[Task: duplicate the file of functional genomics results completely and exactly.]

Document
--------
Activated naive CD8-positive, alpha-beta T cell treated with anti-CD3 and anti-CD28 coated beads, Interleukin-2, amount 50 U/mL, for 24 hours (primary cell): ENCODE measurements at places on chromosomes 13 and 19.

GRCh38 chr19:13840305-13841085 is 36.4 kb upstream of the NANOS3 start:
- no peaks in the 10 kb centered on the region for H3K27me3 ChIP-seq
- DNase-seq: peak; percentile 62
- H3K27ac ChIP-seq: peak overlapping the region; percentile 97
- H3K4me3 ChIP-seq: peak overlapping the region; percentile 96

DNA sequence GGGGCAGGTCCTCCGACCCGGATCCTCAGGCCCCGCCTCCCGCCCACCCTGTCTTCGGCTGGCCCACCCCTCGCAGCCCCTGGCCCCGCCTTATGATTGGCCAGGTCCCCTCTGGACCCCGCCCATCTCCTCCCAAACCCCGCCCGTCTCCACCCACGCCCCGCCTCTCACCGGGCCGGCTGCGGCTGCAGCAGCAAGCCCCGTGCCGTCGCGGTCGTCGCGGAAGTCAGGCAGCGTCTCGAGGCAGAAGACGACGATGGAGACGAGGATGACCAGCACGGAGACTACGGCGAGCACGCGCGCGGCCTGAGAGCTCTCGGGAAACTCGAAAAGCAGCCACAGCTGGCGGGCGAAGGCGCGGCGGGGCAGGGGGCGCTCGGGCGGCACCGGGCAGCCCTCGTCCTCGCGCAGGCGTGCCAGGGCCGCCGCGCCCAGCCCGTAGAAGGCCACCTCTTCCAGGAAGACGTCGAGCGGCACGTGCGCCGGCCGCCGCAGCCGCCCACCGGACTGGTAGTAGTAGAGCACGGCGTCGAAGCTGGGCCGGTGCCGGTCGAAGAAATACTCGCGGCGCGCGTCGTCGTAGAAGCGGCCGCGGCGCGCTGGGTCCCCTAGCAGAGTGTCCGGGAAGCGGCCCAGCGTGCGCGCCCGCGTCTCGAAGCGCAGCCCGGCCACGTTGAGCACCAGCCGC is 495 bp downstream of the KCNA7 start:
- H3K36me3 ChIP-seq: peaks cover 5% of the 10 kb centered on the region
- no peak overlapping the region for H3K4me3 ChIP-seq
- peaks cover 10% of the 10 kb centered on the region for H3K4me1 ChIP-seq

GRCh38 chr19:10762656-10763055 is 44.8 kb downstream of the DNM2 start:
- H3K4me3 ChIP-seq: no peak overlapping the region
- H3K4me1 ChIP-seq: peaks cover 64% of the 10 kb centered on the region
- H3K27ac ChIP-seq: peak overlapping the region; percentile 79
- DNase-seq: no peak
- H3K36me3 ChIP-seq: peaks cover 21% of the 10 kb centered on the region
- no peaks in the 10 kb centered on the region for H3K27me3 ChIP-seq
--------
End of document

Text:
Activated naive CD8-positive, alpha-beta T cell treated with anti-CD3 and anti-CD28 coated beads, Interleukin-2, amount 50 U/mL, for 24 hours (primary cell): ENCODE measurements at places on chromosomes 13 and 19.

GRCh38 chr19:13840305-13841085 is 36.4 kb upstream of the NANOS3 start:
- no peaks in the 10 kb centered on the region for H3K27me3 ChIP-seq
- DNase-seq: peak; percentile 62
- H3K27ac ChIP-seq: peak overlapping the region; percentile 97
- H3K4me3 ChIP-seq: peak overlapping the region; percentile 96

DNA sequence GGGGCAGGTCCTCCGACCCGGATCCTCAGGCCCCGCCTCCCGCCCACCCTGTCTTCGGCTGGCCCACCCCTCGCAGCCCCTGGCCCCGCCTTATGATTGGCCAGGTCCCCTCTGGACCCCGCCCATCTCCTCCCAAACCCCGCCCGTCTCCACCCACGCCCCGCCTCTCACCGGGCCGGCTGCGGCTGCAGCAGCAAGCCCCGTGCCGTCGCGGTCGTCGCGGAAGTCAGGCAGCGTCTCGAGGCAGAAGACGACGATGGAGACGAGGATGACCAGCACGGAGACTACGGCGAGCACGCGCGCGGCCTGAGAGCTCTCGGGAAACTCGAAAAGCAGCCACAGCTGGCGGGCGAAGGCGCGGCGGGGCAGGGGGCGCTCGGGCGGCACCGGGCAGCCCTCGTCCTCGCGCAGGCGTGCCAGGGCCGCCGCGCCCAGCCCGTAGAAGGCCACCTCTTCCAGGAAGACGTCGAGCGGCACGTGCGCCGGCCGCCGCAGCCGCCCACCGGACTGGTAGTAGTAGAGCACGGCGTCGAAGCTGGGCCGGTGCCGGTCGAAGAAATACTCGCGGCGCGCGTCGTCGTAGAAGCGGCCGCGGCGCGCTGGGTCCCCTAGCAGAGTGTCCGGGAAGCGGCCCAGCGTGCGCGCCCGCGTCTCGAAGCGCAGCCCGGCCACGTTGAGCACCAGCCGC is 495 bp downstream of the KCNA7 start:
- H3K36me3 ChIP-seq: peaks cover 5% of the 10 kb centered on the region
- no peak overlapping the region for H3K4me3 ChIP-seq
- peaks cover 10% of the 10 kb centered on the region for H3K4me1 ChIP-seq

GRCh38 chr19:10762656-10763055 is 44.8 kb downstream of the DNM2 start:
- H3K4me3 ChIP-seq: no peak overlapping the region
- H3K4me1 ChIP-seq: peaks cover 64% of the 10 kb centered on the region
- H3K27ac ChIP-seq: peak overlapping the region; percentile 79
- DNase-seq: no peak
- H3K36me3 ChIP-seq: peaks cover 21% of the 10 kb centered on the region
- no peaks in the 10 kb centered on the region for H3K27me3 ChIP-seq